10. All of this is a complete distraction from the main issue at hand – under-funding of Universities over 30 years of Labor and Liberal governments.

    The other thing the signatories don’t seem to realise is that if you come from the countries where most international students come from, you are most likely elite if you speak English at all. In fact, if you have even made it out of the country to study at all.

    Why should Australia subsidise those same elites who will go back to their country and form the ruling classes there?

  11. A post script for the lit crit crowdsourcering of representations and misrepresentations.

    Here is an outcome:

    Whether cash cows or scape goats – name calling on the basis of animal instincts has meant the words of those asking for reflection and a consideration of ethics are now belittled and disregarded.

    Please take down your poorly drafted letter and work to support academics on this issue.

  12. Sorry NTEU but if you believe that the Four Corners programme misrepresents the current issues around international student intakes in Australia, you are truly deluded. And by the way, the end product is then students with degrees and post-grad qualifications that they truly did not earn, winning jobs that are ill-equipped to do. I don’t doubt for a moment the veracity of your claims re university funding. But that in no way diminishes the veracity of the issues presented in this program. Suggesting that a country whose primary language is English is racist in suggesting that students meet certain proficiency in that language is just as ludicrous as suggesting that a student attending a university in a country where [insert any language you wish here] is the primary language should not demonstrate a certain proficiency in that language. Honestly, just blatant stupidity that diminishes the value of all tertiary education.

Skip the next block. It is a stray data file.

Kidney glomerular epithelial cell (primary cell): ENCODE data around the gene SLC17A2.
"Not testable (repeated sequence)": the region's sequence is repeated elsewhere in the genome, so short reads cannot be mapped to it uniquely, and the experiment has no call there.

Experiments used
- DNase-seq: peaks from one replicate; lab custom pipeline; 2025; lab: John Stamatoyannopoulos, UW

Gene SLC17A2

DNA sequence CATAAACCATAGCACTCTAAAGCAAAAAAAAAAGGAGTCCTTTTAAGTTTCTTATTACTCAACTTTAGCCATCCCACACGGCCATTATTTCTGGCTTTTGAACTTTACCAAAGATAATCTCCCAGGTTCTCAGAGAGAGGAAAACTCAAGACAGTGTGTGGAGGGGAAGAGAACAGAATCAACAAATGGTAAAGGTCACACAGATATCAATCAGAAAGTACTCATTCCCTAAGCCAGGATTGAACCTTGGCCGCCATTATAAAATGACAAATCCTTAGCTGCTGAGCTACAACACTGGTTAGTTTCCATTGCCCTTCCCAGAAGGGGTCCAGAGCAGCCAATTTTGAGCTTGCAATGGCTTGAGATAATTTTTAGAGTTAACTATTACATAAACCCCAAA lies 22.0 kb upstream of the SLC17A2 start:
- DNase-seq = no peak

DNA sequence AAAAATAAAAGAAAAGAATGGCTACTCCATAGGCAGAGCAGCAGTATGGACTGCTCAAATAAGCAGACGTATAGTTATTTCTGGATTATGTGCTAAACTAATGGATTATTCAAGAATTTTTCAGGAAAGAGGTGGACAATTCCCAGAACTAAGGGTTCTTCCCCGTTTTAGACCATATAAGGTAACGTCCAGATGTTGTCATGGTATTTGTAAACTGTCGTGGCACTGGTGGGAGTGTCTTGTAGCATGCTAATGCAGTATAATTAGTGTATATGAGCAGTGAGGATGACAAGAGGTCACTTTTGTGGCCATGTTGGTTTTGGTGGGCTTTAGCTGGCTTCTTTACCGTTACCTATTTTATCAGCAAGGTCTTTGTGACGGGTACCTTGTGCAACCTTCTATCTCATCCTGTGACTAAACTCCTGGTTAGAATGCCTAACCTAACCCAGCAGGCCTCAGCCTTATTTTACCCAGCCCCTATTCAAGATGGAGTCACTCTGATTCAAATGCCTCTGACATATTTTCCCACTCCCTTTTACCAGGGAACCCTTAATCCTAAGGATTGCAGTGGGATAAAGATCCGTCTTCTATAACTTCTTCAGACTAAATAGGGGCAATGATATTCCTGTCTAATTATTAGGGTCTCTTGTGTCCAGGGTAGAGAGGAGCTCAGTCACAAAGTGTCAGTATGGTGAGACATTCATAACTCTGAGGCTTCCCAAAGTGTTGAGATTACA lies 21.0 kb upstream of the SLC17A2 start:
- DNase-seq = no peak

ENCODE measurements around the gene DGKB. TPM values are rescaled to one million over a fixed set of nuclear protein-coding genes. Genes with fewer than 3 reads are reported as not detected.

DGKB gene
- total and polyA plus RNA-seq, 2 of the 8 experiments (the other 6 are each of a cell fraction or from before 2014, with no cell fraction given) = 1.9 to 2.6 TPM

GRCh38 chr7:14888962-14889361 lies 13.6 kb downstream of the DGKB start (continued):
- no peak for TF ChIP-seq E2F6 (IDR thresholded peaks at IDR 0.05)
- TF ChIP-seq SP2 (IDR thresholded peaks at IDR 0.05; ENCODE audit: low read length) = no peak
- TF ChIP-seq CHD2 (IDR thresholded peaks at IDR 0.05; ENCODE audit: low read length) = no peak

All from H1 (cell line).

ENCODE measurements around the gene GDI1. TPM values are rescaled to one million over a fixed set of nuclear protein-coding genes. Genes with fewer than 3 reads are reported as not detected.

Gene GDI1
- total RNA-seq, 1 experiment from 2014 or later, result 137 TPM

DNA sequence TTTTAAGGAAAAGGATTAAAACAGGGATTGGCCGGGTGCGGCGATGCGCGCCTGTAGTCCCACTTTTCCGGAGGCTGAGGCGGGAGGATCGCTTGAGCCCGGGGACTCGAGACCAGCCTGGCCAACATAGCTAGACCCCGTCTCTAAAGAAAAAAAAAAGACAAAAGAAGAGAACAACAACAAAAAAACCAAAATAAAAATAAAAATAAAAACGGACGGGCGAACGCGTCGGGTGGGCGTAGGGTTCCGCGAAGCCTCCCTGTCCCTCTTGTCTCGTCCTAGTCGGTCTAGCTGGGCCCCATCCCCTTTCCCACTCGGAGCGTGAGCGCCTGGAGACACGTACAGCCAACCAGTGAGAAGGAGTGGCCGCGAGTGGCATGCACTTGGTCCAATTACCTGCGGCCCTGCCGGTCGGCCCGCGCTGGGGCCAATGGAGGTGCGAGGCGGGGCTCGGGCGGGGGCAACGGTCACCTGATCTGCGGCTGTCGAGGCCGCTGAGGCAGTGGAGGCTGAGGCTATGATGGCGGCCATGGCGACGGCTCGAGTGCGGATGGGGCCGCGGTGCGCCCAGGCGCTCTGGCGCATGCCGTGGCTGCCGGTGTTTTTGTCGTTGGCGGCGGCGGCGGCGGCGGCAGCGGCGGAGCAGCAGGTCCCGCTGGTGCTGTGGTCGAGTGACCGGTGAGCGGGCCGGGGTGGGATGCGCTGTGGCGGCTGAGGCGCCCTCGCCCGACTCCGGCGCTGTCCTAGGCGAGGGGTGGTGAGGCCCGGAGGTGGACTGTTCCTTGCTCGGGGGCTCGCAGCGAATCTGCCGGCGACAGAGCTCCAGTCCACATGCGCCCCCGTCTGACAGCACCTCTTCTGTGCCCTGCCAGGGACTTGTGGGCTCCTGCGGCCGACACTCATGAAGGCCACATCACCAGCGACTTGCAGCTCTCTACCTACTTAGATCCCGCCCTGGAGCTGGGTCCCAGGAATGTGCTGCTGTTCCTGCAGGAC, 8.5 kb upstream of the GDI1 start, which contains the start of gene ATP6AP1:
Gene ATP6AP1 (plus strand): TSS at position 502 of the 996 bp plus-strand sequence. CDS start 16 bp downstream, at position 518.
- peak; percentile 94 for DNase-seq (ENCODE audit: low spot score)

13. I didn’t have any expectations concerning that title, but the more I was astonished. The author did a great job. I spent a few minutes reading and checking the facts. Everything is very clear and understandable. I like posts that fill in your knowledge gaps. This one is of the sort.